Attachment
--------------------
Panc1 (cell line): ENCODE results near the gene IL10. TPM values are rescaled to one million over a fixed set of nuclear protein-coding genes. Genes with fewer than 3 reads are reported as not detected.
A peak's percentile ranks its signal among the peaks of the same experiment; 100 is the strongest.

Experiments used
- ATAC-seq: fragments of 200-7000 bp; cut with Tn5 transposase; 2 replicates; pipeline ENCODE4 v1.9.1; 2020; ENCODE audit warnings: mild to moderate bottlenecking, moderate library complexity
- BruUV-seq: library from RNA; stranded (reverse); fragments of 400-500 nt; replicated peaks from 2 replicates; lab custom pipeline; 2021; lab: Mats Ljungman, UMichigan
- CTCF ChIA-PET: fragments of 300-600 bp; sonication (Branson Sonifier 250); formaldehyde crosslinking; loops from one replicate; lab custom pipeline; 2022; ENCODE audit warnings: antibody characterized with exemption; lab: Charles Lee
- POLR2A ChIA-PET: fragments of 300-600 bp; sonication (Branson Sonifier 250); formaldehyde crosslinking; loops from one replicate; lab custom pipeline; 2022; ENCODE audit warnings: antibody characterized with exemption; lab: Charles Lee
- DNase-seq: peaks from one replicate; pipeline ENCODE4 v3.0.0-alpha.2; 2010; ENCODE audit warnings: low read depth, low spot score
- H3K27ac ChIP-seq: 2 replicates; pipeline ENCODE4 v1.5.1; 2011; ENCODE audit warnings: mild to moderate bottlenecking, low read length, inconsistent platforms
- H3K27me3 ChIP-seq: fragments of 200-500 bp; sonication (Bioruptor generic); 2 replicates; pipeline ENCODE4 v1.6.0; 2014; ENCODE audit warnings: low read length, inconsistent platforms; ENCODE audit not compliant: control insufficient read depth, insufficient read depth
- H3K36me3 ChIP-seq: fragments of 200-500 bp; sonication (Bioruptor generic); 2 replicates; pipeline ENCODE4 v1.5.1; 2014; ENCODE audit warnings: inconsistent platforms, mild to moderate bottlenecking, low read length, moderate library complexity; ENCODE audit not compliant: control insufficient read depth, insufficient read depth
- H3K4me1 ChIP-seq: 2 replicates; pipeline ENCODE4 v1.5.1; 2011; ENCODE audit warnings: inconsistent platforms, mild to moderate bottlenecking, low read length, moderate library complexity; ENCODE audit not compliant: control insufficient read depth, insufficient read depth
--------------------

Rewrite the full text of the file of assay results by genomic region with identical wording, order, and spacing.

Panc1 (cell line): ENCODE results near the gene IL10. TPM values are rescaled to one million over a fixed set of nuclear protein-coding genes. Genes with fewer than 3 reads are reported as not detected.
A peak's percentile ranks its signal among the peaks of the same experiment; 100 is the strongest.

Experiments used
- ATAC-seq: fragments of 200-7000 bp; cut with Tn5 transposase; 2 replicates; pipeline ENCODE4 v1.9.1; 2020; ENCODE audit warnings: mild to moderate bottlenecking, moderate library complexity
- BruUV-seq: library from RNA; stranded (reverse); fragments of 400-500 nt; replicated peaks from 2 replicates; lab custom pipeline; 2021; lab: Mats Ljungman, UMichigan
- CTCF ChIA-PET: fragments of 300-600 bp; sonication (Branson Sonifier 250); formaldehyde crosslinking; loops from one replicate; lab custom pipeline; 2022; ENCODE audit warnings: antibody characterized with exemption; lab: Charles Lee
- POLR2A ChIA-PET: fragments of 300-600 bp; sonication (Branson Sonifier 250); formaldehyde crosslinking; loops from one replicate; lab custom pipeline; 2022; ENCODE audit warnings: antibody characterized with exemption; lab: Charles Lee
- DNase-seq: peaks from one replicate; pipeline ENCODE4 v3.0.0-alpha.2; 2010; ENCODE audit warnings: low read depth, low spot score
- H3K27ac ChIP-seq: 2 replicates; pipeline ENCODE4 v1.5.1; 2011; ENCODE audit warnings: mild to moderate bottlenecking, low read length, inconsistent platforms
- H3K27me3 ChIP-seq: fragments of 200-500 bp; sonication (Bioruptor generic); 2 replicates; pipeline ENCODE4 v1.6.0; 2014; ENCODE audit warnings: low read length, inconsistent platforms; ENCODE audit not compliant: control insufficient read depth, insufficient read depth
- H3K36me3 ChIP-seq: fragments of 200-500 bp; sonication (Bioruptor generic); 2 replicates; pipeline ENCODE4 v1.5.1; 2014; ENCODE audit warnings: inconsistent platforms, mild to moderate bottlenecking, low read length, moderate library complexity; ENCODE audit not compliant: control insufficient read depth, insufficient read depth
- H3K4me1 ChIP-seq: 2 replicates; pipeline ENCODE4 v1.5.1; 2011; ENCODE audit warnings: inconsistent platforms, mild to moderate bottlenecking, low read length, moderate library complexity; ENCODE audit not compliant: control insufficient read depth, insufficient read depth